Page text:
Predictions of the relationships among the scale means of involvement and distance in response to Social Norm and Order of judgment.
Participants and Factorial Design Participants: Master students (N= 14, age 21-27) in Computer Science, Multimedia and Culture Questionnaire task: Two versions, one focusing on the respondent’s subjective norms and one focusing on estimations of the group norms (i.e. of the other 13 respondents) Two experimental conditions (n= 7). Filling out the group version of the questionnaire prior to the subjective version or vice versa Full factorial design: Between-subjects 2 (Order: Subjective prior to group norm vs. Group prior to subjective norm) by 2 (Sex: Male vs. Female) by Within-subjects 2 (Social norm: Subjective vs. Group) by 3 (Scales: Involvement vs. Distance vs. Appreciation) Dependent variable: Level of agreement to statements Covariate: Age Method
Stimuli Screenshot of Bonzi Buddy homepage, featuring the purple gorilla in text and image, explaining that the Web agent offers task-related as well as emotional functionality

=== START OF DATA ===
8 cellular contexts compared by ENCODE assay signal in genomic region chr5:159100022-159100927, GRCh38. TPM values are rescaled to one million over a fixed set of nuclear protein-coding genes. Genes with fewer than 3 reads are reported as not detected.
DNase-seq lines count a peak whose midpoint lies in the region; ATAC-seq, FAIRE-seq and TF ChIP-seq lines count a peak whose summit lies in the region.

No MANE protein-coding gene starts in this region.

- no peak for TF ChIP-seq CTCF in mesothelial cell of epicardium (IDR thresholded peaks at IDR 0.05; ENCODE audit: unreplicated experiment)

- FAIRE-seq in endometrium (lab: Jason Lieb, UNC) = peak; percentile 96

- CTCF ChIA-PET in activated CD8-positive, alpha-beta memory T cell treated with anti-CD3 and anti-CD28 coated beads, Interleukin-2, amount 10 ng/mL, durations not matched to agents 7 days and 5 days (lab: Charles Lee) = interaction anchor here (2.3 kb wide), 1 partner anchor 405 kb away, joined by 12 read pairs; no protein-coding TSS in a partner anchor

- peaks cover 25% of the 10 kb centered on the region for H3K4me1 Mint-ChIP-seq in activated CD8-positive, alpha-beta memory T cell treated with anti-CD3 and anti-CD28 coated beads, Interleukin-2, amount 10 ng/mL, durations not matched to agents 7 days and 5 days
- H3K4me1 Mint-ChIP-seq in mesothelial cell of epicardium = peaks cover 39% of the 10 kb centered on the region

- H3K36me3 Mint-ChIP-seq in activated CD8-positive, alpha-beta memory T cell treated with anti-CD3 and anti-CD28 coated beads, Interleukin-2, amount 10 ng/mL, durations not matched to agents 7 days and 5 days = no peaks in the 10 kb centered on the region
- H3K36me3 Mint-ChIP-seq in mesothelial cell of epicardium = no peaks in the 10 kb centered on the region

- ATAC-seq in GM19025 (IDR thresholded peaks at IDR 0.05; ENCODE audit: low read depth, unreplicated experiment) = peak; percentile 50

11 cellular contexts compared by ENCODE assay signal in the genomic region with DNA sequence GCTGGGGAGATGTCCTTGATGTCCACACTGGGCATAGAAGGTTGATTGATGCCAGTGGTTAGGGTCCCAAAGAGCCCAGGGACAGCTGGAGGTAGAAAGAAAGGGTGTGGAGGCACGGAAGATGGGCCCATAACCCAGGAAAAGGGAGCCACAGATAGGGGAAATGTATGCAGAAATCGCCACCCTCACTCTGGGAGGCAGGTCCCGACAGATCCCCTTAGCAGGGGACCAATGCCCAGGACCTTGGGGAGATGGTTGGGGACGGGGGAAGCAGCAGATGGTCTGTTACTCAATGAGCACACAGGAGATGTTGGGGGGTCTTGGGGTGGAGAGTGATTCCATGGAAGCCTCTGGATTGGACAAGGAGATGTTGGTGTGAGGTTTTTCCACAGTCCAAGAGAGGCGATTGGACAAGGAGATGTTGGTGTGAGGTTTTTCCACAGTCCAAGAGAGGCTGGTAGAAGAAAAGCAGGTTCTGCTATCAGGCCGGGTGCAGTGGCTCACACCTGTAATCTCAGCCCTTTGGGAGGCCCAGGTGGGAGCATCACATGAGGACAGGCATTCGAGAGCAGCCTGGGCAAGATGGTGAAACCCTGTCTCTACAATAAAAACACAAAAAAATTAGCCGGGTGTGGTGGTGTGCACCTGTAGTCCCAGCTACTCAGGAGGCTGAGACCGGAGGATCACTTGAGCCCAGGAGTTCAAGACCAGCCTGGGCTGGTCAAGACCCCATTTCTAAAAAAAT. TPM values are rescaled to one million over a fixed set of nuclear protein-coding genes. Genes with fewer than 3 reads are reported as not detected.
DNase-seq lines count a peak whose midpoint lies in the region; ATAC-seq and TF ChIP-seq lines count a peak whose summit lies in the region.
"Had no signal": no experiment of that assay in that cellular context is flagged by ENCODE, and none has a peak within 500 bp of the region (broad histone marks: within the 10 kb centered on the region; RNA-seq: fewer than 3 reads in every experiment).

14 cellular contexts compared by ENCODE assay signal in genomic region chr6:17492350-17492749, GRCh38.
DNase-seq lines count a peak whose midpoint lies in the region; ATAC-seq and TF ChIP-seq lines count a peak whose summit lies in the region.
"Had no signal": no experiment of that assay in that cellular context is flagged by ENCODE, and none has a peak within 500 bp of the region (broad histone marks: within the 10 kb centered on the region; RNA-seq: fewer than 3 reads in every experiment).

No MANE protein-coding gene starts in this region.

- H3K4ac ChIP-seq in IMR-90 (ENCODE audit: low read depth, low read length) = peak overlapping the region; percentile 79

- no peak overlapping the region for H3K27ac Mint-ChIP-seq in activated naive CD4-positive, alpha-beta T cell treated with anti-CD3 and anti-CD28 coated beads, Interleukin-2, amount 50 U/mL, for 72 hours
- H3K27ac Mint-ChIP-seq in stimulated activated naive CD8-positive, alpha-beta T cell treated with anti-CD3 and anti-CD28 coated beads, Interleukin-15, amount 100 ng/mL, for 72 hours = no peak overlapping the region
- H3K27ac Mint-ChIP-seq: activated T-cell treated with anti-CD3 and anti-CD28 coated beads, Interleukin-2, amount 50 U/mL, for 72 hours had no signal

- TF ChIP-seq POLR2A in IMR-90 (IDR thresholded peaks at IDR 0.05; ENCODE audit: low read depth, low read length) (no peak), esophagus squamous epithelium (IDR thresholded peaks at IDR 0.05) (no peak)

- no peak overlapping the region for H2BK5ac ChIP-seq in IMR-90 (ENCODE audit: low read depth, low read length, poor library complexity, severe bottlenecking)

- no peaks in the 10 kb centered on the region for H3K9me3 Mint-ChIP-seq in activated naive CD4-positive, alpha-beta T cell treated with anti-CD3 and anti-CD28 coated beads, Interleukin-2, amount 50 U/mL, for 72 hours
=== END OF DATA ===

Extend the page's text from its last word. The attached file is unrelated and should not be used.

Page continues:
Measurements Engagement (involvement-distance): 2 unipolar scales (10 items each) Appreciation: 1 bipolar scale (12 items, 6 indicative, 6 contraindicative) Questionnaire: 64 items questionnaire (32 items per version) Items were statements, followed by a 6-point rating scale (0 = I fully disagree; 5 = I fully agree). Engagement. Items reflected general positive/negative affect and approach/avoidance tendencies toward Bonzi Buddy, such as “I have friendly feelings for Bonzi Buddy,” “I want Bonzi Buddy on my screen,” “I prefer to stay away from Bonzi Buddy,” “Bonzi Buddy leaves me with cold feelings.” Items in the group-norm version were the same, except that they were focusing on the fellow students (“My fellow students prefer to stay away from Bonzi Buddy,” etc.). Appreciation. The general evaluation in terms of (dis)liking the Bonzi Buddy figure in simple evaluative statements, such as “Bonzi Buddy is fun” and “Bonzi Buddy is boring.”